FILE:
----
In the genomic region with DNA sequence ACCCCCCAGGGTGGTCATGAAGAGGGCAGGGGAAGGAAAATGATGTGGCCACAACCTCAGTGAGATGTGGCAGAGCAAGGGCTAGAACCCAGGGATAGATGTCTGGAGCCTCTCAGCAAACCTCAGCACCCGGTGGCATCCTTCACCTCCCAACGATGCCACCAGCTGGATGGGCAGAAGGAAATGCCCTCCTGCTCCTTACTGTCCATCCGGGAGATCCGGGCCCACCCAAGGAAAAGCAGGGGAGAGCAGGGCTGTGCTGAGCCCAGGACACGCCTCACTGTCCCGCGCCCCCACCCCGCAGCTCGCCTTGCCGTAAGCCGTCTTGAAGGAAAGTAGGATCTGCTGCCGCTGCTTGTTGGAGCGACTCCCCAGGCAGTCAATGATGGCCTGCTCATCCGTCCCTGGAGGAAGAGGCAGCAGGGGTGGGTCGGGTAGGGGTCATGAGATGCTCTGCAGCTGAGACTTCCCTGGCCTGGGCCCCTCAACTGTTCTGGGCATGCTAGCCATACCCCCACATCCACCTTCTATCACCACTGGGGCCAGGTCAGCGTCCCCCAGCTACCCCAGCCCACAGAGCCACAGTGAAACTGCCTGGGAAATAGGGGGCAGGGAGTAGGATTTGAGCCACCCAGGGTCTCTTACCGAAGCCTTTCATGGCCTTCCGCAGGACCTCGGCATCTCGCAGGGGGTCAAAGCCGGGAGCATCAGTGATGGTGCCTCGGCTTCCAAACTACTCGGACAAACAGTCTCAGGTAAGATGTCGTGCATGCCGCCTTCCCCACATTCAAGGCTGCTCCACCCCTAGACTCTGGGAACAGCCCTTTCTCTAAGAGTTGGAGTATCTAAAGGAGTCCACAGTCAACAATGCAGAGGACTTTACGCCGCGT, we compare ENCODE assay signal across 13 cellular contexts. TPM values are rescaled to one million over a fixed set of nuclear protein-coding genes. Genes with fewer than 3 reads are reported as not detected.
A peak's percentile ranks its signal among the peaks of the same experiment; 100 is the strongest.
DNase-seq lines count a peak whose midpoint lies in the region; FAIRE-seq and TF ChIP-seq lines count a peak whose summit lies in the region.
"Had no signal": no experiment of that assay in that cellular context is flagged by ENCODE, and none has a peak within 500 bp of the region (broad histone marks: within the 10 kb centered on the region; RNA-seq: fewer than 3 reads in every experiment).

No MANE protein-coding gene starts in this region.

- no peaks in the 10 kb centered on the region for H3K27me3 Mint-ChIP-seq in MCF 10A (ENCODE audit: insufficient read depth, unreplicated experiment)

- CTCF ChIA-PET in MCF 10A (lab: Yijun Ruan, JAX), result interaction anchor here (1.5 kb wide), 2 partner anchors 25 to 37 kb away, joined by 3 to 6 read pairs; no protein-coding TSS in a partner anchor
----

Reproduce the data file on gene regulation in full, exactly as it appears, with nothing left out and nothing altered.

In the genomic region with DNA sequence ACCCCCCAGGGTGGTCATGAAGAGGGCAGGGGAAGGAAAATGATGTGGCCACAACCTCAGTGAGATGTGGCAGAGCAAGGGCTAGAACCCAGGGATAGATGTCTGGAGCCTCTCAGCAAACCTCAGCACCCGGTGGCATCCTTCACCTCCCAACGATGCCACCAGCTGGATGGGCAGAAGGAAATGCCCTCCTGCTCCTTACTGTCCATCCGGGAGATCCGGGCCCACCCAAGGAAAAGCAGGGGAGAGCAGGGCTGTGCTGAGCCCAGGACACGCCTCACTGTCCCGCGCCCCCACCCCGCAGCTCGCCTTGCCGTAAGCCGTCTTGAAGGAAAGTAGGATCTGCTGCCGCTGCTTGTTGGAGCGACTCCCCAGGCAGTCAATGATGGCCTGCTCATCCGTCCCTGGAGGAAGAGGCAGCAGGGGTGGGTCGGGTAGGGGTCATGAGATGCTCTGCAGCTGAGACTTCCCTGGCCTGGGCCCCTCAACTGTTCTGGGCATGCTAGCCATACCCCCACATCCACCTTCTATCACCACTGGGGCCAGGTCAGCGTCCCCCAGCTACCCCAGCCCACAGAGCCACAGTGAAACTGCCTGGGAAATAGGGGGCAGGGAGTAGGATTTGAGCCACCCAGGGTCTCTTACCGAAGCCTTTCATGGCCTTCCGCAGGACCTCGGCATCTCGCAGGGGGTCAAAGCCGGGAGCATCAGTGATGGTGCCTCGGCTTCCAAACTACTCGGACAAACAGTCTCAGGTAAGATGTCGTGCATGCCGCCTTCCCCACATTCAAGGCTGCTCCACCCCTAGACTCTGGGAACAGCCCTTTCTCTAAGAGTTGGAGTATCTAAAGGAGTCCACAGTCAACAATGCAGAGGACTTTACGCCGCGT, we compare ENCODE assay signal across 13 cellular contexts. TPM values are rescaled to one million over a fixed set of nuclear protein-coding genes. Genes with fewer than 3 reads are reported as not detected.
A peak's percentile ranks its signal among the peaks of the same experiment; 100 is the strongest.
DNase-seq lines count a peak whose midpoint lies in the region; FAIRE-seq and TF ChIP-seq lines count a peak whose summit lies in the region.
"Had no signal": no experiment of that assay in that cellular context is flagged by ENCODE, and none has a peak within 500 bp of the region (broad histone marks: within the 10 kb centered on the region; RNA-seq: fewer than 3 reads in every experiment).

No MANE protein-coding gene starts in this region.

- no peaks in the 10 kb centered on the region for H3K27me3 Mint-ChIP-seq in MCF 10A (ENCODE audit: insufficient read depth, unreplicated experiment)

- CTCF ChIA-PET in MCF 10A (lab: Yijun Ruan, JAX), result interaction anchor here (1.5 kb wide), 2 partner anchors 25 to 37 kb away, joined by 3 to 6 read pairs; no protein-coding TSS in a partner anchor